No pool coverage of today's visit by President Obama to Billy Graham, just White House statements about the meeting first arranged when Obama called Graham in November to wish him a happy 91st birthday.
"The president had a private prayer and conversation with Rev. Graham," said White House spokesman Bill Burton. "He is extraordinarily gratified that he took the time to meet with him."
In an e-mail, long-time Graham spokesman A. Larry Ross said their discussion ranged from the loneliness of the presidency to their mutual love of golf and the city of Chicago, reports our colleague Cathy Lynn Grossman on her Faith & Reason blog.
"Mr. Graham presented the President with two (New King James Version) Bibles -- one for him, and other for the First Lady -- after which the President prayed for Mr. Graham, who, in turn, concluded with a prayer for the President, his family and his administration," Ross wrote.
The White House also released a photo of the meeting.
White House spiritual adviser Josh DuBois also attended the session in Graham's mountaintop cabin in Montreat, N.C.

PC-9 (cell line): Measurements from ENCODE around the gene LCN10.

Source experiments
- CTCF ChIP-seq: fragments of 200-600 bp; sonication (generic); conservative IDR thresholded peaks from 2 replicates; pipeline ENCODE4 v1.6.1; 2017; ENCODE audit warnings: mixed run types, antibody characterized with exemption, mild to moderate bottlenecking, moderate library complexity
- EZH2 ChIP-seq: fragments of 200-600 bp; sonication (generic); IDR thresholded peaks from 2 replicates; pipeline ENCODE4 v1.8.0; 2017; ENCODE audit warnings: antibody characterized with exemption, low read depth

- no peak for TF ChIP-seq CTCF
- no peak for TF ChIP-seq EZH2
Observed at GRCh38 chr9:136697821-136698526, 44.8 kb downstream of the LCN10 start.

So did Graham's son Franklin, who has been criticized in recent weeks for comments about Muslims. Some background on the Grahams is available on our Faith & Reason blog.
The president had never met Graham in person, Burton told reporters, and is now the 12th White House occupant to have done so -- the first to visit him at his cabin in the western North Carolina mountains.
Obama had hoped to meet with Graham back in 2008, when the then-candidate stayed in Asheville, N.C., to prepare for a debate with John McCain. The president and first lady Michelle just spent a weekend in Asheville.
"Rev. Graham has obviously been an important spiritual leader for past presidents and for the American people for decades," Burton said. "He's a real treasure for our country. The president appreciates the opportunity to visit him at his home."
Burton also reported that Graham looked good: "Sounds like he's got some of the creaks that come with advancing age, but he's still as sharp as he ever was."
source : usatoday